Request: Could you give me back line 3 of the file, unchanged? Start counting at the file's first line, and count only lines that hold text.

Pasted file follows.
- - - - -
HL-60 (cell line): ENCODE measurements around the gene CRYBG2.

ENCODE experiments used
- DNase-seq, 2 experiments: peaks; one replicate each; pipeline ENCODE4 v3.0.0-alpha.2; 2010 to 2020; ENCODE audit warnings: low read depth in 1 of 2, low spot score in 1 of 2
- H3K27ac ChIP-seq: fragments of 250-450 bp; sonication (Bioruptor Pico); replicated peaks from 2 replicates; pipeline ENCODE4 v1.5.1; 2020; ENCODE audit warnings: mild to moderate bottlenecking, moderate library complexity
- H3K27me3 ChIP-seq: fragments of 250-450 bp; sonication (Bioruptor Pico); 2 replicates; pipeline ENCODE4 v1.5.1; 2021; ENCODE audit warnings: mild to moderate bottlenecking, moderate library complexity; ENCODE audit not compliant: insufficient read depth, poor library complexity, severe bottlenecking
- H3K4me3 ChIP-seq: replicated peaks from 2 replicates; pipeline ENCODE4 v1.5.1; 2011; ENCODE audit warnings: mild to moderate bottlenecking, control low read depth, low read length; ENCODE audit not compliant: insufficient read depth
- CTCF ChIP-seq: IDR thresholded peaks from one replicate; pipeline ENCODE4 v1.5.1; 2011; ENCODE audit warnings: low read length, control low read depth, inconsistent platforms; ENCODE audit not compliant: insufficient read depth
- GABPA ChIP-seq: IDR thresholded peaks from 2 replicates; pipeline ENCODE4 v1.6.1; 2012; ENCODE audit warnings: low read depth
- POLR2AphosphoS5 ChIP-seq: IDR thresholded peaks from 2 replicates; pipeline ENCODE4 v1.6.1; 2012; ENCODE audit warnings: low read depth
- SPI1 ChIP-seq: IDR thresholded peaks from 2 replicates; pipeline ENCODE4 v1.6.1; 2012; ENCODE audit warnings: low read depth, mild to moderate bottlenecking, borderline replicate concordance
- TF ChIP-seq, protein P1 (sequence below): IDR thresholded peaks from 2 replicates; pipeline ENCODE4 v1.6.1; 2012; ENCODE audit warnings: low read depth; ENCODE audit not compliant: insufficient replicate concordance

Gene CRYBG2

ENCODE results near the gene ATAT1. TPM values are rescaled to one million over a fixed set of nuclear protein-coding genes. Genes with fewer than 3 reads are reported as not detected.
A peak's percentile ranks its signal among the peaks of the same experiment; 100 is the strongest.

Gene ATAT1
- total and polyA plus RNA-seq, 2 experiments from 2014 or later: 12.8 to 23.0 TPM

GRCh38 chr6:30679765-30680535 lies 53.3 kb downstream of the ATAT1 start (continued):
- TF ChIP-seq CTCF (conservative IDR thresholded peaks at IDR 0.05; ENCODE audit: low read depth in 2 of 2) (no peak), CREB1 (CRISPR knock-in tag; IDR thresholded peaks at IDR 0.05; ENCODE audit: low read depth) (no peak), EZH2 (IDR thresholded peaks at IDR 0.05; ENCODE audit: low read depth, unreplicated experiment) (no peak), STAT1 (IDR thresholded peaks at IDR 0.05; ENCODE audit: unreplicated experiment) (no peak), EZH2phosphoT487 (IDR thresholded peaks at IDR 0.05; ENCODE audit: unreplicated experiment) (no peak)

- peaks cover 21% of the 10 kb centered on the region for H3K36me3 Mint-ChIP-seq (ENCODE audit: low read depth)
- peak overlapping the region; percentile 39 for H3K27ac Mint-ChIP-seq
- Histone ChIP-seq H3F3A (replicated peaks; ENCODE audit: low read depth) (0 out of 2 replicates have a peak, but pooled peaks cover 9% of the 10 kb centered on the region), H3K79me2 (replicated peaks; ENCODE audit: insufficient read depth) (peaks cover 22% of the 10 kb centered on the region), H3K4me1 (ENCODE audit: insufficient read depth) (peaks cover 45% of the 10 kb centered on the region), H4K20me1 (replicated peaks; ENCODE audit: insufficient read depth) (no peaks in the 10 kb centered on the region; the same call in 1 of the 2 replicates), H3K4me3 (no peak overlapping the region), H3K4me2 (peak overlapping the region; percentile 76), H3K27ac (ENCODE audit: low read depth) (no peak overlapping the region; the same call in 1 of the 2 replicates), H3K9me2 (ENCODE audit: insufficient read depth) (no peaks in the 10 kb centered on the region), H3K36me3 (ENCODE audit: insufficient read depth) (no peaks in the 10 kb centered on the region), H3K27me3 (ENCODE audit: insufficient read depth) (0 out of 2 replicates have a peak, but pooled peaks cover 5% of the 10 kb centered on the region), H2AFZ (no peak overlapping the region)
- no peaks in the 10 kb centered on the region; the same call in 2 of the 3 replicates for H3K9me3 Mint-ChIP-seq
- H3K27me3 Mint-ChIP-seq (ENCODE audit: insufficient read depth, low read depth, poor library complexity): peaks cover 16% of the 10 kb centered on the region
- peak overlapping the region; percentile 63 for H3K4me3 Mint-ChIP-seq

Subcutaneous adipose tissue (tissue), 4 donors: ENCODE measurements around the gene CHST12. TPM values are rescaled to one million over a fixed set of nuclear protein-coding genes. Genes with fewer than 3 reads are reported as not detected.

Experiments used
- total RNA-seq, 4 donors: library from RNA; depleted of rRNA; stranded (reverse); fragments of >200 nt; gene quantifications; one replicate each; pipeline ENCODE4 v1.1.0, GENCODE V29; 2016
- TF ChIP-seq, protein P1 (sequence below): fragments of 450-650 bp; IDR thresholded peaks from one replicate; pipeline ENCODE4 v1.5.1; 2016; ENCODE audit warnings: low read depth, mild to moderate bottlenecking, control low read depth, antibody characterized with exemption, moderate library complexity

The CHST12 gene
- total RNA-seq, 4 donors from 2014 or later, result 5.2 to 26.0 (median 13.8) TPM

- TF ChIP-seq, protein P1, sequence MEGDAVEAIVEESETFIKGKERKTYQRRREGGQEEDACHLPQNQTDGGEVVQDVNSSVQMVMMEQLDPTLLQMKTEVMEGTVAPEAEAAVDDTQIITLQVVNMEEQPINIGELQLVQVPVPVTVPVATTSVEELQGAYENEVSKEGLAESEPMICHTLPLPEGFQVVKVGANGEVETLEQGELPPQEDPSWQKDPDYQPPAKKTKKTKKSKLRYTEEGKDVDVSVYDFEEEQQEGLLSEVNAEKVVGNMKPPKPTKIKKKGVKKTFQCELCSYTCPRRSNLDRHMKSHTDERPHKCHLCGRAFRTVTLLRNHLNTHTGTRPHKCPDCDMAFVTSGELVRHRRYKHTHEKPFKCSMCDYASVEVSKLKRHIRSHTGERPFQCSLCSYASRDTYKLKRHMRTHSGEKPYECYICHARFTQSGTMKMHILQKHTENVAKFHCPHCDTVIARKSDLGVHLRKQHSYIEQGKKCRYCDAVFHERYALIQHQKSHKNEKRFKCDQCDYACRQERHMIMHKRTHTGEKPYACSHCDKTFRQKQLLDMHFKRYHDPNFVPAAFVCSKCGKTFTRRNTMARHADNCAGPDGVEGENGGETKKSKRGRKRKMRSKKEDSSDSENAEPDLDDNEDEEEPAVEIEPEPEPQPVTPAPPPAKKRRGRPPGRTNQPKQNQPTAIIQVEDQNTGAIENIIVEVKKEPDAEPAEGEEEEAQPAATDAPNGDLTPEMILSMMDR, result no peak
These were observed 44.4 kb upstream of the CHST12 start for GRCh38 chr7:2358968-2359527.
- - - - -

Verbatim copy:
- DNase-seq, 2 experiments: peaks; one replicate each; pipeline ENCODE4 v3.0.0-alpha.2; 2010 to 2020; ENCODE audit warnings: low read depth in 1 of 2, low spot score in 1 of 2